Fortescue’s Fight Against the State.
Fortescue Metals [ASX: FMG] has today filed documents in the High Court of Australia, accusing the government of breaching section 51(ii) of the Australian Constitution.
What’s that all about? More below…
In 1850, British philosopher and sociologist Herbert Spencer wrote:
‘If every man has freedom to do all that he wills, provided he infringes not the equal freedom of any other man, then he is free to drop connection with the State, to relinquish its protection and to refuse paying towards its support.
It is self-evident that in so behaving he in no way trenches upon the liberty of others; for his position is a passive one, and, whilst passive, he cannot become an aggressor.’
Remember that the State is the aggressor in over 99% of cases. The most obvious is the violent way in which it levies taxes against individuals and businesses.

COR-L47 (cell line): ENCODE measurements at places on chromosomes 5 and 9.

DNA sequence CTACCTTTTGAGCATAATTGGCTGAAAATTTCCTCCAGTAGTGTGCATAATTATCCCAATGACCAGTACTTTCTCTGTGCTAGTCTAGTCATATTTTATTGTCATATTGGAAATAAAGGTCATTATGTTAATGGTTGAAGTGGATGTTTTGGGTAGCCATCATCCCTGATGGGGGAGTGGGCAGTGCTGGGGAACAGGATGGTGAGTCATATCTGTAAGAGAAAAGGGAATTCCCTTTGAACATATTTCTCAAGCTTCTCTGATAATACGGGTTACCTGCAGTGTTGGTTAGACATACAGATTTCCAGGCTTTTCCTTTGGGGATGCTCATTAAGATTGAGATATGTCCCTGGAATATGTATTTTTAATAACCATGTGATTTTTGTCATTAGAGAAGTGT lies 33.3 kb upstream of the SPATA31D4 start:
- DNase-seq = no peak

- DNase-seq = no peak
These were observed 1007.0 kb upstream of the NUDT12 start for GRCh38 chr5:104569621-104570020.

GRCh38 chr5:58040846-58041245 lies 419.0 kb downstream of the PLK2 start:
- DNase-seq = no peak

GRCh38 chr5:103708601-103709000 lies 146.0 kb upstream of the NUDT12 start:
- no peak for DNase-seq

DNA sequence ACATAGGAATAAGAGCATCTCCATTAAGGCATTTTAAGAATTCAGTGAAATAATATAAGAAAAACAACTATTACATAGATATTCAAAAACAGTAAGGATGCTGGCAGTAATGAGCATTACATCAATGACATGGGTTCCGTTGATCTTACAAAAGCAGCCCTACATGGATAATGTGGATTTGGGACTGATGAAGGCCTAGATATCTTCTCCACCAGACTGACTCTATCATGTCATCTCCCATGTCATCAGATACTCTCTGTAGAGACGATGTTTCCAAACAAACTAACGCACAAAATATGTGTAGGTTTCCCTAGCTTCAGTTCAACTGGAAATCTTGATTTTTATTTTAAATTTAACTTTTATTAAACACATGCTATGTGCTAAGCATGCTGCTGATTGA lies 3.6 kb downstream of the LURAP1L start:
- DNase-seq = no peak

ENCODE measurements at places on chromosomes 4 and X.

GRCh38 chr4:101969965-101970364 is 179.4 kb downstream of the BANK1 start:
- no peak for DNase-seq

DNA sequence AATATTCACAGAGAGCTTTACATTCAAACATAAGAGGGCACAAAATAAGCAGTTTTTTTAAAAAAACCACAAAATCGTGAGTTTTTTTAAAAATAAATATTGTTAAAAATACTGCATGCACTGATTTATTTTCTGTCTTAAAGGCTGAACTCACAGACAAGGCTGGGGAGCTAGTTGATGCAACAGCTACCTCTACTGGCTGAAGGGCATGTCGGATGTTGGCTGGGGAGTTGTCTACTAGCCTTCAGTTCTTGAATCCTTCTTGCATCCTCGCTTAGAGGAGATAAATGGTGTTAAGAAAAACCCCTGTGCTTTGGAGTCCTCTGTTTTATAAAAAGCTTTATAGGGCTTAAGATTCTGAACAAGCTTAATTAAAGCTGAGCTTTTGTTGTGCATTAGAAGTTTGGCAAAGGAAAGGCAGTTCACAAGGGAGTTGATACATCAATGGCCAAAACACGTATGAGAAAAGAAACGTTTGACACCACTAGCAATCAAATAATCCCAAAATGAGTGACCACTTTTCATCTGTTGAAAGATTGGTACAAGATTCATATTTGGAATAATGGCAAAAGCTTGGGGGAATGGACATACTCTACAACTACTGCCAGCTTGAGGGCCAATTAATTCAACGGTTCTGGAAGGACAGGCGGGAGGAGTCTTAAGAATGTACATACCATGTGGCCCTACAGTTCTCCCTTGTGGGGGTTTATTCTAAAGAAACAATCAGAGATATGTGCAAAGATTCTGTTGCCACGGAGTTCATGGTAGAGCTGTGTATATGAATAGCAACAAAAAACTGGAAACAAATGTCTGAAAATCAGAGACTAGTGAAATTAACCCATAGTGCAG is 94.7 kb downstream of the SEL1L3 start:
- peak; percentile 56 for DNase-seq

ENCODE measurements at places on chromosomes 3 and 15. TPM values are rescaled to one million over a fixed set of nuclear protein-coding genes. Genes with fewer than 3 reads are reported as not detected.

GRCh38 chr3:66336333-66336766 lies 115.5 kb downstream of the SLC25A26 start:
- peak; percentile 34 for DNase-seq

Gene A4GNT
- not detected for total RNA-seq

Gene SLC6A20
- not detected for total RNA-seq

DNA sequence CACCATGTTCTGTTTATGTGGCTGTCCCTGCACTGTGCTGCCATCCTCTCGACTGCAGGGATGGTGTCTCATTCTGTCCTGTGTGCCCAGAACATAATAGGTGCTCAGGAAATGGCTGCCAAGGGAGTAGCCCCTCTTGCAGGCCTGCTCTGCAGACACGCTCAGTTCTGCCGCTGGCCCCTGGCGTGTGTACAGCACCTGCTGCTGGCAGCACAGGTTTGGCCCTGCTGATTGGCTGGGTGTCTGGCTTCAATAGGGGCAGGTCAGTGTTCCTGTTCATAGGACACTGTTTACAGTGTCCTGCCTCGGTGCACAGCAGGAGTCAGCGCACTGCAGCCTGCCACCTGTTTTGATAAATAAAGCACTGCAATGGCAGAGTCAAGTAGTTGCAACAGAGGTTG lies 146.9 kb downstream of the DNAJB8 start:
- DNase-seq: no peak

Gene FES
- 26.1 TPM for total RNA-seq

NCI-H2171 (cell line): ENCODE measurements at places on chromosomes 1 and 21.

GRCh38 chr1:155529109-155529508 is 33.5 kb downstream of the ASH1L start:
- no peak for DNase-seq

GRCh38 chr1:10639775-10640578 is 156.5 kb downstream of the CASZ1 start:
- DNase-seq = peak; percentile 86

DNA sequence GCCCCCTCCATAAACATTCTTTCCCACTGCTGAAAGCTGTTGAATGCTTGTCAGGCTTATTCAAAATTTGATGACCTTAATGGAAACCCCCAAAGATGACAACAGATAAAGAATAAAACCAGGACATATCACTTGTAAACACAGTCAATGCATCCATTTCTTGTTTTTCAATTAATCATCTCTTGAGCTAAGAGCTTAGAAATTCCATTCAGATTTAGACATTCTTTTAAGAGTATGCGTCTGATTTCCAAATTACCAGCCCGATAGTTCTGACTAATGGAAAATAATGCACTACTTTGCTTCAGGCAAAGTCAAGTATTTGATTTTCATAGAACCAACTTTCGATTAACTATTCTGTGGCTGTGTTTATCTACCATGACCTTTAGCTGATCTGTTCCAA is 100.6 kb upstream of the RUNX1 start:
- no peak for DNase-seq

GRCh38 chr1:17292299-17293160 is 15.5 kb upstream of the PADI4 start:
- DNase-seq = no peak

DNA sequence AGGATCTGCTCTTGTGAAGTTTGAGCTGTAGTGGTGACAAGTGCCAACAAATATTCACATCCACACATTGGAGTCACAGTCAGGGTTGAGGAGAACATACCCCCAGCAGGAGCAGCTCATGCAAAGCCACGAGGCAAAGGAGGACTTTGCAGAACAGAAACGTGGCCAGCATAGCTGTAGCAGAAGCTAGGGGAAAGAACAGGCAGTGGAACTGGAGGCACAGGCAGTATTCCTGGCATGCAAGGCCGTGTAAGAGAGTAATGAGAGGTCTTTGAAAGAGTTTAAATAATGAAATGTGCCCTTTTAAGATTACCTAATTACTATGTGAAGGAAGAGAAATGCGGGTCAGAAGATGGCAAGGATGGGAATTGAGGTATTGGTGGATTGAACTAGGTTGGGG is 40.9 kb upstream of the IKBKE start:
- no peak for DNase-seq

And the way it forces its will on individuals and businesses regardless of whether they approve. If they disagree with the State action they are punished: fined or sent to jail.
Yet if the State infringes on the individual or business, what’s the penalty?
Compensation? Maybe. But most likely, the government will just change the law so it can pursue what the court had previously deemed unlawful.
But what’s this about Fortescue Metals and the Constitution?
This morning, Fortescue lodged a constitutional challenge to the government’s Minerals Resource Rent Tax (MRRT). The press release states: